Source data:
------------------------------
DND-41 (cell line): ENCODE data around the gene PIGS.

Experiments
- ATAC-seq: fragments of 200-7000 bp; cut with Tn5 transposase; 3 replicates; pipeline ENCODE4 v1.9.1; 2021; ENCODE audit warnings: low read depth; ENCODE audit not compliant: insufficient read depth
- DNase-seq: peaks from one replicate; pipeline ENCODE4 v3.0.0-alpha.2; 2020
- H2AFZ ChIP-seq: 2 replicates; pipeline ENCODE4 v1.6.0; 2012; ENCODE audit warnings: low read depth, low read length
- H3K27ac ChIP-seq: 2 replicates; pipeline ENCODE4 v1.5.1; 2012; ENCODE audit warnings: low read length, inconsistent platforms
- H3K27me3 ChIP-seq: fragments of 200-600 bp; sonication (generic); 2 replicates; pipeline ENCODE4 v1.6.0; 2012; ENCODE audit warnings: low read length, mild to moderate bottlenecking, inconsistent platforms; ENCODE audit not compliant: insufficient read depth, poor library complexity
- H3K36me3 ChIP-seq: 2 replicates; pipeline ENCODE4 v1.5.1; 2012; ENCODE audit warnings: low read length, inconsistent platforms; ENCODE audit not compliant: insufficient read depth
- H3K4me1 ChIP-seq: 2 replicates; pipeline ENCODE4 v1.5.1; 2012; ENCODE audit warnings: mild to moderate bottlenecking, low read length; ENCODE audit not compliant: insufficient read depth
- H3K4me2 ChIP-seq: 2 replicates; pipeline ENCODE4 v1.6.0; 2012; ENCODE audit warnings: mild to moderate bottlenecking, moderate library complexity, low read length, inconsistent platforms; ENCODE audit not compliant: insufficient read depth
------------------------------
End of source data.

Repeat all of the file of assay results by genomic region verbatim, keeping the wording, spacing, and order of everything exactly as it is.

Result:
DND-41 (cell line): ENCODE data around the gene PIGS.

Experiments
- ATAC-seq: fragments of 200-7000 bp; cut with Tn5 transposase; 3 replicates; pipeline ENCODE4 v1.9.1; 2021; ENCODE audit warnings: low read depth; ENCODE audit not compliant: insufficient read depth
- DNase-seq: peaks from one replicate; pipeline ENCODE4 v3.0.0-alpha.2; 2020
- H2AFZ ChIP-seq: 2 replicates; pipeline ENCODE4 v1.6.0; 2012; ENCODE audit warnings: low read depth, low read length
- H3K27ac ChIP-seq: 2 replicates; pipeline ENCODE4 v1.5.1; 2012; ENCODE audit warnings: low read length, inconsistent platforms
- H3K27me3 ChIP-seq: fragments of 200-600 bp; sonication (generic); 2 replicates; pipeline ENCODE4 v1.6.0; 2012; ENCODE audit warnings: low read length, mild to moderate bottlenecking, inconsistent platforms; ENCODE audit not compliant: insufficient read depth, poor library complexity
- H3K36me3 ChIP-seq: 2 replicates; pipeline ENCODE4 v1.5.1; 2012; ENCODE audit warnings: low read length, inconsistent platforms; ENCODE audit not compliant: insufficient read depth
- H3K4me1 ChIP-seq: 2 replicates; pipeline ENCODE4 v1.5.1; 2012; ENCODE audit warnings: mild to moderate bottlenecking, low read length; ENCODE audit not compliant: insufficient read depth
- H3K4me2 ChIP-seq: 2 replicates; pipeline ENCODE4 v1.6.0; 2012; ENCODE audit warnings: mild to moderate bottlenecking, moderate library complexity, low read length, inconsistent platforms; ENCODE audit not compliant: insufficient read depth